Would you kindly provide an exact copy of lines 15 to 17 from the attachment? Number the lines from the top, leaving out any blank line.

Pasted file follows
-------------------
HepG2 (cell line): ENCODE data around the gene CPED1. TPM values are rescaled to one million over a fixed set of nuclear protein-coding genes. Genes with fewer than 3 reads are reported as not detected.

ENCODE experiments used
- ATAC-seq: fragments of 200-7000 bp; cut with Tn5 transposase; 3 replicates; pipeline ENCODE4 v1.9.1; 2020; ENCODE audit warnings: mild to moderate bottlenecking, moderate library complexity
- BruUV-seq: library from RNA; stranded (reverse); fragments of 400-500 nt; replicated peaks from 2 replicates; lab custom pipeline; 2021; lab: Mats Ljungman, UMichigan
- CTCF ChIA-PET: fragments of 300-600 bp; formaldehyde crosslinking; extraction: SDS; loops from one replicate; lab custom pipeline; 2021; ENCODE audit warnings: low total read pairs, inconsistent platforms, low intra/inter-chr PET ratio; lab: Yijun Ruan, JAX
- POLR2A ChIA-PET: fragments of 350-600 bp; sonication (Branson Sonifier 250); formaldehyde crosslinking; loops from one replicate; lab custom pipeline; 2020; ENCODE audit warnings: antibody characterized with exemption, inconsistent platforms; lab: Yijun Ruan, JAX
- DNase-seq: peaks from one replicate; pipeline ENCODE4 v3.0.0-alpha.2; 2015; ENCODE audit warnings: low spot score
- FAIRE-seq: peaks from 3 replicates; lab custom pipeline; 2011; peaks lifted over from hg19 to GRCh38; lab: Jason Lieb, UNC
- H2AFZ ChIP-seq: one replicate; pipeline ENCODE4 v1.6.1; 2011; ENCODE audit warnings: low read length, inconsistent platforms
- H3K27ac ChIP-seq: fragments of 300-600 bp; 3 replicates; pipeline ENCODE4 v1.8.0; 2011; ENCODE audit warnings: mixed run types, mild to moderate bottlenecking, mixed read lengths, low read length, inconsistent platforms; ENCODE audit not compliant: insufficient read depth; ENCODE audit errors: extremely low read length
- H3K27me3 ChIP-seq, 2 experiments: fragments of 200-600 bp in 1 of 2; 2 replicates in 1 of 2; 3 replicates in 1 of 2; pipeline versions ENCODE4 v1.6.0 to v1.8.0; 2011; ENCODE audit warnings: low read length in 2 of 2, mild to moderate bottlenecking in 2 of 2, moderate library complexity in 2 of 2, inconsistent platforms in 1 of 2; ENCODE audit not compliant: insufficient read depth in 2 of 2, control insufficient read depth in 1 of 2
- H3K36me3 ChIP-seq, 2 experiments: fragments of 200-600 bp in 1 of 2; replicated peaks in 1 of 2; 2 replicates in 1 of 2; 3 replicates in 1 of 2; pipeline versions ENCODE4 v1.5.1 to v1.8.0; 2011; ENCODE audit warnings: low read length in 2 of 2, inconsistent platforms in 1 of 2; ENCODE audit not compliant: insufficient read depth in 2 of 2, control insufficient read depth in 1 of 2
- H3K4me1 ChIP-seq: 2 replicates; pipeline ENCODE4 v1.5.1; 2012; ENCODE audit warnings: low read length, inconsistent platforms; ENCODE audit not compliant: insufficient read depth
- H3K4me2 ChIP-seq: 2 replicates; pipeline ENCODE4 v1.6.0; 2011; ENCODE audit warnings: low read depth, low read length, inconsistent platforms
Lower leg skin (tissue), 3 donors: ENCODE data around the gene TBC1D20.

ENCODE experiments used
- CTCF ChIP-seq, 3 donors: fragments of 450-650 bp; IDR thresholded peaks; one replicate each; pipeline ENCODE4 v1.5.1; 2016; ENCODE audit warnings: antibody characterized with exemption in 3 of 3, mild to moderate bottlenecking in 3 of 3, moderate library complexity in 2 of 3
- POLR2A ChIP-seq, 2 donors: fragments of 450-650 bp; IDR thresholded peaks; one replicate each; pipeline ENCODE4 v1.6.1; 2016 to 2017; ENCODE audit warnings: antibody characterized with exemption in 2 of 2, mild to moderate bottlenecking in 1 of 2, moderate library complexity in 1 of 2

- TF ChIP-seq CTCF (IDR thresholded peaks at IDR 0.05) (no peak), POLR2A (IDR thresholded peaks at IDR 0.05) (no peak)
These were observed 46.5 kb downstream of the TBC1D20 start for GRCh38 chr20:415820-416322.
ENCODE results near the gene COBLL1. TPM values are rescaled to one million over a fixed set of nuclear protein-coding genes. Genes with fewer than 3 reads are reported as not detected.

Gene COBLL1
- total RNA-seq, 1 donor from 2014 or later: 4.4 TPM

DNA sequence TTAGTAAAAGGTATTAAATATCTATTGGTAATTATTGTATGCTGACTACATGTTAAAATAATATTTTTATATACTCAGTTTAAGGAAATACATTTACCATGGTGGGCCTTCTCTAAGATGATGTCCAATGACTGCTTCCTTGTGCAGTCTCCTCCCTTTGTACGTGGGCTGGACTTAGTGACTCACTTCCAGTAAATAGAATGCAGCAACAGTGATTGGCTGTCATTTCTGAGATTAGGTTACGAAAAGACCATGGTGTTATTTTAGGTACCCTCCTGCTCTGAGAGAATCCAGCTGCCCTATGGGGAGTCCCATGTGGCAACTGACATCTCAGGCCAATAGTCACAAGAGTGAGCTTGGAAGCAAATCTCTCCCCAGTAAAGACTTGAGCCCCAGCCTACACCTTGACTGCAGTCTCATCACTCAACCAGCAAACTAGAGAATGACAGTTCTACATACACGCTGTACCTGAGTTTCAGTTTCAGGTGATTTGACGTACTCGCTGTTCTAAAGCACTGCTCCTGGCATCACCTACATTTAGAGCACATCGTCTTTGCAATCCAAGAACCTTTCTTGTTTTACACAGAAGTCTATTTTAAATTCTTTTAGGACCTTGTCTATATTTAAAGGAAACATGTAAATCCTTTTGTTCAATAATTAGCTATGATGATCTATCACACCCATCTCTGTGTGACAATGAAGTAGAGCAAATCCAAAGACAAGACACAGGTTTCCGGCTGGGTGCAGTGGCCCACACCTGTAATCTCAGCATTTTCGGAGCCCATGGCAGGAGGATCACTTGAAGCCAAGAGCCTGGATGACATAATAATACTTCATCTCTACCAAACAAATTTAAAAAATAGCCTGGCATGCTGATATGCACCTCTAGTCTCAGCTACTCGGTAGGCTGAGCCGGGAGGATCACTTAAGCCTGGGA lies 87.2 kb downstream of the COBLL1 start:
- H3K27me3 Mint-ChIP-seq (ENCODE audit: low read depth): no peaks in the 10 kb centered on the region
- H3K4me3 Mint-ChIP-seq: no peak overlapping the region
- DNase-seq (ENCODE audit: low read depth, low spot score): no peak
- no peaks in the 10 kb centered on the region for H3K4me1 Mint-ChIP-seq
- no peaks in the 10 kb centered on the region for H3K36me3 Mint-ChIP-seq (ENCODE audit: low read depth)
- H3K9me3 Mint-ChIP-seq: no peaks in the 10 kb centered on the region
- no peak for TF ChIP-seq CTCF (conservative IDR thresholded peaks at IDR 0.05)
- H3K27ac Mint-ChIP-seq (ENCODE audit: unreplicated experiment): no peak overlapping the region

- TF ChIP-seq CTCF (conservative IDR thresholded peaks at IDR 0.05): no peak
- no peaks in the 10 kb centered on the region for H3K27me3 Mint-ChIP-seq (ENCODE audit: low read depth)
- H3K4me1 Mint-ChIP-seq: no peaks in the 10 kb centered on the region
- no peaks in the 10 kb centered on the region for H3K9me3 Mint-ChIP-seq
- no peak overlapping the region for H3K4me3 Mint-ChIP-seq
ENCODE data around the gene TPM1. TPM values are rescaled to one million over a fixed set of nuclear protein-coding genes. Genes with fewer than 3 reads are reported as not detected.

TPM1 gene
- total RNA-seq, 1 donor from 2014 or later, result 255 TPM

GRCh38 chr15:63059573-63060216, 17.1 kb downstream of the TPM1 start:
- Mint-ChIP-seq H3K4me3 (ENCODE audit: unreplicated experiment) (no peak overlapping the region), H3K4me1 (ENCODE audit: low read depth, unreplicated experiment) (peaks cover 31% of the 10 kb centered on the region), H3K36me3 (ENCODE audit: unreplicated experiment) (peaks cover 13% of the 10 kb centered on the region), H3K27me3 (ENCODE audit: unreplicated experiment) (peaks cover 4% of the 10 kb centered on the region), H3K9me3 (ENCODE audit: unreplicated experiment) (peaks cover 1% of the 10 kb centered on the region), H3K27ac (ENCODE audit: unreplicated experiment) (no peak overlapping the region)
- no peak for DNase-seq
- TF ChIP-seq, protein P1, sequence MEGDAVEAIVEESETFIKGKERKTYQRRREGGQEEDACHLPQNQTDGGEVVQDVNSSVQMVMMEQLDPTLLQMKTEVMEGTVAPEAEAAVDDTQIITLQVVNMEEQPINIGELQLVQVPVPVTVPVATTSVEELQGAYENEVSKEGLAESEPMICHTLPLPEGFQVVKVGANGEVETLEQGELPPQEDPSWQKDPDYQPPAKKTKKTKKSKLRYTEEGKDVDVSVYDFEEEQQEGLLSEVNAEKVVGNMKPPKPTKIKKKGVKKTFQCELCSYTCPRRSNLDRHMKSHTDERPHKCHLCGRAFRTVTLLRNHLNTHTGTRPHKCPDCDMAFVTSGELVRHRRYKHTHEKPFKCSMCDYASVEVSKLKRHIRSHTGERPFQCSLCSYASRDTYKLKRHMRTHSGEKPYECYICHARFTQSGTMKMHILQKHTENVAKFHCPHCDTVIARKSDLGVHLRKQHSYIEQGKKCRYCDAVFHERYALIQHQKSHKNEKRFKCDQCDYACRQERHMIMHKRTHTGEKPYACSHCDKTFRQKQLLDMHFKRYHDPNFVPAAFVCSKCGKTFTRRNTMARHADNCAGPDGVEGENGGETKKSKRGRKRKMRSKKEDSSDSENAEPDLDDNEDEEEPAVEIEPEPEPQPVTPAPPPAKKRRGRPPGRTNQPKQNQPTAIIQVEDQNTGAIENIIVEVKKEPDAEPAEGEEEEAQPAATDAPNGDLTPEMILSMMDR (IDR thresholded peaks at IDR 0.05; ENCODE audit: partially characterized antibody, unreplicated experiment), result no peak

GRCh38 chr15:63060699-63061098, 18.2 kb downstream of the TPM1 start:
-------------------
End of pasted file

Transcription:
Lower leg skin (tissue), 3 donors: ENCODE data around the gene TBC1D20.

ENCODE experiments used
- CTCF ChIP-seq, 3 donors: fragments of 450-650 bp; IDR thresholded peaks; one replicate each; pipeline ENCODE4 v1.5.1; 2016; ENCODE audit warnings: antibody characterized with exemption in 3 of 3, mild to moderate bottlenecking in 3 of 3, moderate library complexity in 2 of 3